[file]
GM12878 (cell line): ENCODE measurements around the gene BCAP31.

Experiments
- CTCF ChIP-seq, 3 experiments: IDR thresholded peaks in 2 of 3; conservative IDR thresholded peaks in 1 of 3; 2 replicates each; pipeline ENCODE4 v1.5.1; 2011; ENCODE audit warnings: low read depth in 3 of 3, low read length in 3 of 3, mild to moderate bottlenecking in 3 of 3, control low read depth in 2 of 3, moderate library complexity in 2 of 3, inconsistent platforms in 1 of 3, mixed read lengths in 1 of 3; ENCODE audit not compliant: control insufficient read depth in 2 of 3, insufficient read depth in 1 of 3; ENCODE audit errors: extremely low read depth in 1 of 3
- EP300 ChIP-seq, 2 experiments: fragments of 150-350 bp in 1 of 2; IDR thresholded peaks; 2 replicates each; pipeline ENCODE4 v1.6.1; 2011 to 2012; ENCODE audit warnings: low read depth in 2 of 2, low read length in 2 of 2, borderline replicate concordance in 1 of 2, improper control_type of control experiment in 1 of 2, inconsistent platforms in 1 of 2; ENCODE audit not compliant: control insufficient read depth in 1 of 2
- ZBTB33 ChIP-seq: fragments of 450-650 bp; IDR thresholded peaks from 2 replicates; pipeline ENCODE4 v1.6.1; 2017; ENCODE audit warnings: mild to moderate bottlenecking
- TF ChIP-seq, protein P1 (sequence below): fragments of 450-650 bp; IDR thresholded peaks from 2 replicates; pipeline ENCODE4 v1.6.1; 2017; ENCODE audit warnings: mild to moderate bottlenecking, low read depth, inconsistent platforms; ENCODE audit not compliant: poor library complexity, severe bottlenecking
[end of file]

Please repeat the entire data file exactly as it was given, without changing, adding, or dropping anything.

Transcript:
GM12878 (cell line): ENCODE measurements around the gene BCAP31.

Experiments
- CTCF ChIP-seq, 3 experiments: IDR thresholded peaks in 2 of 3; conservative IDR thresholded peaks in 1 of 3; 2 replicates each; pipeline ENCODE4 v1.5.1; 2011; ENCODE audit warnings: low read depth in 3 of 3, low read length in 3 of 3, mild to moderate bottlenecking in 3 of 3, control low read depth in 2 of 3, moderate library complexity in 2 of 3, inconsistent platforms in 1 of 3, mixed read lengths in 1 of 3; ENCODE audit not compliant: control insufficient read depth in 2 of 3, insufficient read depth in 1 of 3; ENCODE audit errors: extremely low read depth in 1 of 3
- EP300 ChIP-seq, 2 experiments: fragments of 150-350 bp in 1 of 2; IDR thresholded peaks; 2 replicates each; pipeline ENCODE4 v1.6.1; 2011 to 2012; ENCODE audit warnings: low read depth in 2 of 2, low read length in 2 of 2, borderline replicate concordance in 1 of 2, improper control_type of control experiment in 1 of 2, inconsistent platforms in 1 of 2; ENCODE audit not compliant: control insufficient read depth in 1 of 2
- ZBTB33 ChIP-seq: fragments of 450-650 bp; IDR thresholded peaks from 2 replicates; pipeline ENCODE4 v1.6.1; 2017; ENCODE audit warnings: mild to moderate bottlenecking
- TF ChIP-seq, protein P1 (sequence below): fragments of 450-650 bp; IDR thresholded peaks from 2 replicates; pipeline ENCODE4 v1.6.1; 2017; ENCODE audit warnings: mild to moderate bottlenecking, low read depth, inconsistent platforms; ENCODE audit not compliant: poor library complexity, severe bottlenecking